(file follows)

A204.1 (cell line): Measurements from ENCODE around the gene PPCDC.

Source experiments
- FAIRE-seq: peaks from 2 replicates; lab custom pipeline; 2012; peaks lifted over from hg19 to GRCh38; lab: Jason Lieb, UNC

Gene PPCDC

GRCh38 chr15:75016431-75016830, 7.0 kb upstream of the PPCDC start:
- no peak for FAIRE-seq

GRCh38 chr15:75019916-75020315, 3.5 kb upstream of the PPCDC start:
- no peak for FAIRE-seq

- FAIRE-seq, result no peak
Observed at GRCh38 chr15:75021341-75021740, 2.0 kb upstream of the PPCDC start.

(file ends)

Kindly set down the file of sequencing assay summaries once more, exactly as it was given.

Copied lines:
A204.1 (cell line): Measurements from ENCODE around the gene PPCDC.

Source experiments
- FAIRE-seq: peaks from 2 replicates; lab custom pipeline; 2012; peaks lifted over from hg19 to GRCh38; lab: Jason Lieb, UNC

Gene PPCDC

GRCh38 chr15:75016431-75016830, 7.0 kb upstream of the PPCDC start:
- no peak for FAIRE-seq

GRCh38 chr15:75019916-75020315, 3.5 kb upstream of the PPCDC start:
- no peak for FAIRE-seq

- FAIRE-seq, result no peak
Observed at GRCh38 chr15:75021341-75021740, 2.0 kb upstream of the PPCDC start.